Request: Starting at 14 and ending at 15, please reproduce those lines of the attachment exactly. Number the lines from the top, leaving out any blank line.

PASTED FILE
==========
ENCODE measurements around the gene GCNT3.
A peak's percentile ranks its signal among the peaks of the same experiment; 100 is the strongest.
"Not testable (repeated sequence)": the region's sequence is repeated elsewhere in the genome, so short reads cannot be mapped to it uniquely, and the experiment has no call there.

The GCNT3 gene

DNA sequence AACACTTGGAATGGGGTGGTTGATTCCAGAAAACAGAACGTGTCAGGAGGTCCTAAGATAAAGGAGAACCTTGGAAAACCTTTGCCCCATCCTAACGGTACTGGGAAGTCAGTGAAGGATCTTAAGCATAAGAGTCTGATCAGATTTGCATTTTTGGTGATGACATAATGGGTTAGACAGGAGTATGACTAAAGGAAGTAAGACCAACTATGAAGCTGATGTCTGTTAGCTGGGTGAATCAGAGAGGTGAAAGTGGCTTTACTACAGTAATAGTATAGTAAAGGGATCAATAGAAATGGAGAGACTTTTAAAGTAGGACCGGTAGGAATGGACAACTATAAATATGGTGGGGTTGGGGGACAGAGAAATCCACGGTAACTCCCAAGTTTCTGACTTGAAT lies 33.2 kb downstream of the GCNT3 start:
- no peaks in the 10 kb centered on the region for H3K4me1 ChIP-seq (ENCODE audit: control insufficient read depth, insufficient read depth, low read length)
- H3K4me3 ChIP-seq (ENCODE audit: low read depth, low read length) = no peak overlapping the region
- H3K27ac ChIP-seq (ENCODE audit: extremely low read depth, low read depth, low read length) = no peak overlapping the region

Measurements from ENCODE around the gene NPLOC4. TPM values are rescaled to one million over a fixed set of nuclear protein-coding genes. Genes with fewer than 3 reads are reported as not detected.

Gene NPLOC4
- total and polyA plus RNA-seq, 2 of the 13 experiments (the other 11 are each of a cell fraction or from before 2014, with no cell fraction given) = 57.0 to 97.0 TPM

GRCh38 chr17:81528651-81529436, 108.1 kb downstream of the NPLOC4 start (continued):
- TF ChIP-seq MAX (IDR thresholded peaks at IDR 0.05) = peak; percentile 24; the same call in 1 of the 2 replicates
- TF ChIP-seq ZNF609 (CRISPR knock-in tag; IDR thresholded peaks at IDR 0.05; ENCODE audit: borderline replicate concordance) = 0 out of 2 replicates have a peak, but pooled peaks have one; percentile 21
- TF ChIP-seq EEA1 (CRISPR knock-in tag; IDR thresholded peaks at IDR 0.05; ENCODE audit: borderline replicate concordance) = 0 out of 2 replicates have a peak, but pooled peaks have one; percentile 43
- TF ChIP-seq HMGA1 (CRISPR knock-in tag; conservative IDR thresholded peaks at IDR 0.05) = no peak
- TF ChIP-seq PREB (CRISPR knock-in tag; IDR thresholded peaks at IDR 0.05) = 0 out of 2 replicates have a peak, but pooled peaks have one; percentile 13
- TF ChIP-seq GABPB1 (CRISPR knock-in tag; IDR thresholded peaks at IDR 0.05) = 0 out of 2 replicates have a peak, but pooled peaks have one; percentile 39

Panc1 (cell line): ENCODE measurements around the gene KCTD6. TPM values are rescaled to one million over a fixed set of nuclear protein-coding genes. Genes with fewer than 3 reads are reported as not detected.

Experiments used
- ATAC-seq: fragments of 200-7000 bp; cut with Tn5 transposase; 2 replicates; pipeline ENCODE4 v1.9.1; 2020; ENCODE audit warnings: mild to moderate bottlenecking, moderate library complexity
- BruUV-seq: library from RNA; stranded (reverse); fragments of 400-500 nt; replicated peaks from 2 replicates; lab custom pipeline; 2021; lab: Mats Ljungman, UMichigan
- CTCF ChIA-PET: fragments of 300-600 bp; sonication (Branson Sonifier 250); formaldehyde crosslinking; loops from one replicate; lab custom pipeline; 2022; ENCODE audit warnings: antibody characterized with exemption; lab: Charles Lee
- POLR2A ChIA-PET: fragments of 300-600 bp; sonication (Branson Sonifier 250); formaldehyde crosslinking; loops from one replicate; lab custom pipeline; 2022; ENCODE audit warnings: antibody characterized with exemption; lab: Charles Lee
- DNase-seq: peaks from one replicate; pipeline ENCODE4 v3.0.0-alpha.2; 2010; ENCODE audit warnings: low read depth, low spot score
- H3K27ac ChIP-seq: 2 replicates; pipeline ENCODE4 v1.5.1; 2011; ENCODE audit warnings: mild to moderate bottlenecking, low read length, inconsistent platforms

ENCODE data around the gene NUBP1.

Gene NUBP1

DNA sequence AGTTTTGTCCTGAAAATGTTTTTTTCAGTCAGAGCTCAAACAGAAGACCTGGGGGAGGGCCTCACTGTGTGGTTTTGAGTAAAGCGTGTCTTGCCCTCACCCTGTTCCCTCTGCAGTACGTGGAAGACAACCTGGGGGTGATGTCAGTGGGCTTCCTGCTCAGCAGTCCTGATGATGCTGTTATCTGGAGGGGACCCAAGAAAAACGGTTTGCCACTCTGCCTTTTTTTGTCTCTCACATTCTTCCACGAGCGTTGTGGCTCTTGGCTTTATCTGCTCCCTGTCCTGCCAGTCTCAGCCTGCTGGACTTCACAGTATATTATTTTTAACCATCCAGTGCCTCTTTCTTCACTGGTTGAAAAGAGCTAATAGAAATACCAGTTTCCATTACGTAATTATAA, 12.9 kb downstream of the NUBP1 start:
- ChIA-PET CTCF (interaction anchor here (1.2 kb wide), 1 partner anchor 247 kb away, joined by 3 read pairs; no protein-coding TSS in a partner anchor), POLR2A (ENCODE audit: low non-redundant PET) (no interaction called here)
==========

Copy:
- TF ChIP-seq ZNF609 (CRISPR knock-in tag; IDR thresholded peaks at IDR 0.05; ENCODE audit: borderline replicate concordance) = 0 out of 2 replicates have a peak, but pooled peaks have one; percentile 21
- TF ChIP-seq EEA1 (CRISPR knock-in tag; IDR thresholded peaks at IDR 0.05; ENCODE audit: borderline replicate concordance) = 0 out of 2 replicates have a peak, but pooled peaks have one; percentile 43